This is a follow-up from my last post, a discussion with my friend Jeff Bone. I encourage you to read it if you haven’t, so you can get a feel for who Jeff is and why I think he’s a genius!
Jeff had promised to talk to me again and get a bit more in-depth about tech startups, VC’s, incubators and the newest rage — crowdfunding.
Let’s see what Jeff has to say, and feel free to comment.
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Mark: Jeff you’re a long-time techie. What do you think separates those who succeed in this space versus those that struggle along?
Jeff: I’ve started several technology companies over the years and had a couple of successes, a couple of failures, and one remains-to-be-seen. I’ve spent most of my career in these companies with one extended detour into computation finance in a company I did not found myself, and I’ve spent a lot of time thinking about what factors have contributed to the success (or lack thereof) of these various endeavors.
There are of course several: concept, timing, team, execution, market readiness and approach, business model, competition, and so on. One consistent theme, and one that is largely in control of the entrepreneur, is funding. In particular the funding model, what you get out of it besides money, and the impact the overall funding model has on the business and its key players.
My most successful ventures have been largely or exclusively angel-funded. My least successful ones, and certainly the most frustrating ones, have been venture funded by traditional venture capital firms.
I have spent as much as 15 months “on the road” trying to get an A-round done for one company (post dot-bomb and post-9/11, not a good time to be looking to fund a speculative technology play). Correlation is not causation, of course, but I’ve spent quite a bit of time thinking about why this — angels and other alternatives implying better likelihood of success vs. traditional VC — may hold.
Mark: Last we spoke I asked you to chat with me about that very subject, and also on the incubator model, and on how the current capital markets and venture landscapes are evolving. I thought it would be really useful to revisit that here.
Jeff: OK, great, well then the rest of this interview I’ll basically just sort of hypothesize out loud, as concisely as I can in a kind of stream-of-conscious manner, about those topics.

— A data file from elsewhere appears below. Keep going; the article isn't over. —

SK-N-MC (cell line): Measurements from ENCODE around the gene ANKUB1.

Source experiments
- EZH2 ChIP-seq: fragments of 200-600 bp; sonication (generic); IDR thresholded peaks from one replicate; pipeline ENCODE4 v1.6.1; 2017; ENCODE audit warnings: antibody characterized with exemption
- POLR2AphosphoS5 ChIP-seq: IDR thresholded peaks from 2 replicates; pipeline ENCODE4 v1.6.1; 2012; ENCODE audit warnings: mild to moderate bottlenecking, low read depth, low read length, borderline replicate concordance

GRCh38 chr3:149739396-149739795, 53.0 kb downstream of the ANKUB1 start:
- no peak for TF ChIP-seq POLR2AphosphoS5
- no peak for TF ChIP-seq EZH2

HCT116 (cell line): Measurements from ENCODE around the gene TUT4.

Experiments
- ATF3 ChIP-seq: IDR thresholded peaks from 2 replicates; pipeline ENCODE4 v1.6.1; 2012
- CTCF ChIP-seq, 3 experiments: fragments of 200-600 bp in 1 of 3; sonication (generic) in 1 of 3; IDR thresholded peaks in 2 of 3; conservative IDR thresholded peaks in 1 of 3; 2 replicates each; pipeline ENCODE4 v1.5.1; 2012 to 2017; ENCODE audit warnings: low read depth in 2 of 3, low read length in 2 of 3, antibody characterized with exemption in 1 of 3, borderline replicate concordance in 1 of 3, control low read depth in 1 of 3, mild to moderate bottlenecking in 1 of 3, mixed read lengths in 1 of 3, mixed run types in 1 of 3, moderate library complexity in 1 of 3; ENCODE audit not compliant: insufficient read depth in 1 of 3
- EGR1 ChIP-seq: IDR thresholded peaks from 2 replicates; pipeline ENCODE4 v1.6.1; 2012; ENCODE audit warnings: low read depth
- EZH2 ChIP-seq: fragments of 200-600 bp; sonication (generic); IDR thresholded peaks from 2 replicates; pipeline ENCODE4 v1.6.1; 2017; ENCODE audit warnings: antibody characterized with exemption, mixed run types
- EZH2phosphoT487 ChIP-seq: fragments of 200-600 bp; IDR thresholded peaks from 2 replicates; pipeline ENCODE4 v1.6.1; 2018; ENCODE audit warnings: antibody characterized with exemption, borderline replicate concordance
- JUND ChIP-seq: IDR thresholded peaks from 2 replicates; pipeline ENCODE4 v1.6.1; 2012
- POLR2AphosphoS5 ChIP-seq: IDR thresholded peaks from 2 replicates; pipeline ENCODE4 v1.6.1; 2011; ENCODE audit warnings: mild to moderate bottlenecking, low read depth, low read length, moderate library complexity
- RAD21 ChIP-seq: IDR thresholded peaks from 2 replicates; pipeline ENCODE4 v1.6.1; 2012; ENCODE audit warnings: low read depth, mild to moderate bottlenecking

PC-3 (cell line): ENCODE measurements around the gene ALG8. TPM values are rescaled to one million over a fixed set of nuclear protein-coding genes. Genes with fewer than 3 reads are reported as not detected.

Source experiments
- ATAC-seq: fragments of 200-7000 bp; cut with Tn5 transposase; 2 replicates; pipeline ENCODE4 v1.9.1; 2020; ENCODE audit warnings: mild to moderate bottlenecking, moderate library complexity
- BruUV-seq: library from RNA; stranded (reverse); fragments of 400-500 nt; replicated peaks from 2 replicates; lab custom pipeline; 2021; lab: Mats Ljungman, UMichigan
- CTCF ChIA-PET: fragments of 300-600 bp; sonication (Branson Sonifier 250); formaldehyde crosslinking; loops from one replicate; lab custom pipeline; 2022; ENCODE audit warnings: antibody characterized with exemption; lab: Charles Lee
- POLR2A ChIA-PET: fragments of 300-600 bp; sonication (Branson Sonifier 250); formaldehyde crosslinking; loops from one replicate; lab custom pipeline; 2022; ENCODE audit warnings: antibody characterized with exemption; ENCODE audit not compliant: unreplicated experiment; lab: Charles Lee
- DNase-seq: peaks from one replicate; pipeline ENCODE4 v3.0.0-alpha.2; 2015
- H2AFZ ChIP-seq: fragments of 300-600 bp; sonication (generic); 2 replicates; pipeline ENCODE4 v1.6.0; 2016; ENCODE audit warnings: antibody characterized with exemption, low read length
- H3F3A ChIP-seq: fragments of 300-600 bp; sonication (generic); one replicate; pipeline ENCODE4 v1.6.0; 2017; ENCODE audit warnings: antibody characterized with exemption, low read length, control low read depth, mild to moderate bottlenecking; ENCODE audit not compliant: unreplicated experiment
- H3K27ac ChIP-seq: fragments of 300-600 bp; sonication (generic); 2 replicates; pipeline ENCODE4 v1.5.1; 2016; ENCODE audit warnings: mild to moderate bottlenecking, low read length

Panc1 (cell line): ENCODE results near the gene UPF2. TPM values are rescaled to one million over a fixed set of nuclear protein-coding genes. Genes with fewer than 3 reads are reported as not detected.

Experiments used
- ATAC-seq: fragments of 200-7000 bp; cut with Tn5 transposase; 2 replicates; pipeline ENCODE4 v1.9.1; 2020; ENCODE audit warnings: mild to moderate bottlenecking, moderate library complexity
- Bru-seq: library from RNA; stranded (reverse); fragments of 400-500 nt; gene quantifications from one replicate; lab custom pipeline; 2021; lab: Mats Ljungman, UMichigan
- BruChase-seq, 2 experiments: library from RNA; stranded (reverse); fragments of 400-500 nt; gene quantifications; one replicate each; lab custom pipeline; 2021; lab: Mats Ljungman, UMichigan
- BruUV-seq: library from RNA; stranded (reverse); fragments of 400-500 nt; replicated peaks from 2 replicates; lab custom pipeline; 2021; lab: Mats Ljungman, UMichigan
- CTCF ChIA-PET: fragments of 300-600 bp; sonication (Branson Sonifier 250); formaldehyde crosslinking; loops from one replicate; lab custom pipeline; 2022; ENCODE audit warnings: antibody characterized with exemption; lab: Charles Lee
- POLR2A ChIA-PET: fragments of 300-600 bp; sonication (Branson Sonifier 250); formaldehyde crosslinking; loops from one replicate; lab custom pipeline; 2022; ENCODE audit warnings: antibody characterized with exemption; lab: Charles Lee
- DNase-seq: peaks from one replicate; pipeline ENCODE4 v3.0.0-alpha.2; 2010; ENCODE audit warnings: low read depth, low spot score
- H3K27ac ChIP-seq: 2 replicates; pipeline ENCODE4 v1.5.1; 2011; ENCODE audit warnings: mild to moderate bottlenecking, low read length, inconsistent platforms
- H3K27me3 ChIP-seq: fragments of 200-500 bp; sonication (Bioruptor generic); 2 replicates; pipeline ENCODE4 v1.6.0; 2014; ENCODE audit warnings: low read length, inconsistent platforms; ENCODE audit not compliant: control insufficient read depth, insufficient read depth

Mark: Perfect, I’ll try to keep up.
Jeff: #1 — FOCUS, FOCUS, FOCUS
There are several things that can happen in an early-stage startup that are severe distractions. One is growing too fast or getting the burn up too high too quickly. Internally, a quickly-growing team at the outset, particularly pre-product and pre-revenue, creates coordination challenges and dilutes the consensus about what the vision and market is and how to go about tackling them. Ironically getting too much money in the door too quickly can contribute to this.
The trend of late has seemed to be towards smaller, faster-iterating, and bootstrapped or minimally-seeded teams. I think that’s a good thing in general, as it avoids this problem. It also puts the focus of the key employees — the founders — on what’s truly necessary rather than having them spending all their time initially out beating the bushes for money.
Larger venture funds generally have little time to vet and actually understand the vision and business of a really early-stage company, and even when they do make such investments this disconnect can lead to excessive iterations of explanation and modification of plans. Almost every VC thinks they are an expert in every subject, which clearly cannot be the case; the founder generally knows the audience, market, and technology / product issues and trade-offs far better than anyone else, yet is constantly on the defensive to the degree that external money is sought and / or obtained.
A vibrant angel community, local if possible, and or participation in an incubator can help alleviate this.
#2 — VALUE-ADDED MONEY
Look for smart money. If you can get funded by people and organizations who have experience that’s actually relevant to what you’re doing, go for it.
This means more than just general business experience; it means people and groups that have prior experience or active investments in synergistic companies and areas. Real expertise.
If the point-guy from your lead VC has a background in, say, enterprise software sales and you’re trying to build a consumer hardware-software product, he’s going to have lots of great ideas — none of which are relevant. Similarly if he was the CFO of a company that went public and your exit strategy is most obviously an acquisition, you’re going to have some interesting conversations… that you don’t need to have right now.